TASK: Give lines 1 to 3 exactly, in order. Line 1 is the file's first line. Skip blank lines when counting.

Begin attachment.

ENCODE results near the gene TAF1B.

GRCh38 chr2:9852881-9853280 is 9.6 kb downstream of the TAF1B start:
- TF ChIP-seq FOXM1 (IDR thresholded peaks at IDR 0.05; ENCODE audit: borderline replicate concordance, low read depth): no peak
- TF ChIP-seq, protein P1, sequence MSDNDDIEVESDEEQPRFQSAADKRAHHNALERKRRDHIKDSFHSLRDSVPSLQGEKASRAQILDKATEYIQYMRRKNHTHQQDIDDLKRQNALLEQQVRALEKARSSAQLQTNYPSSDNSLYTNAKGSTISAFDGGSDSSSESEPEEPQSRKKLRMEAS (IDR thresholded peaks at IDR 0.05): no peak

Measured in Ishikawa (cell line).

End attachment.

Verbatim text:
ENCODE results near the gene TAF1B.

GRCh38 chr2:9852881-9853280 is 9.6 kb downstream of the TAF1B start:
- TF ChIP-seq FOXM1 (IDR thresholded peaks at IDR 0.05; ENCODE audit: borderline replicate concordance, low read depth): no peak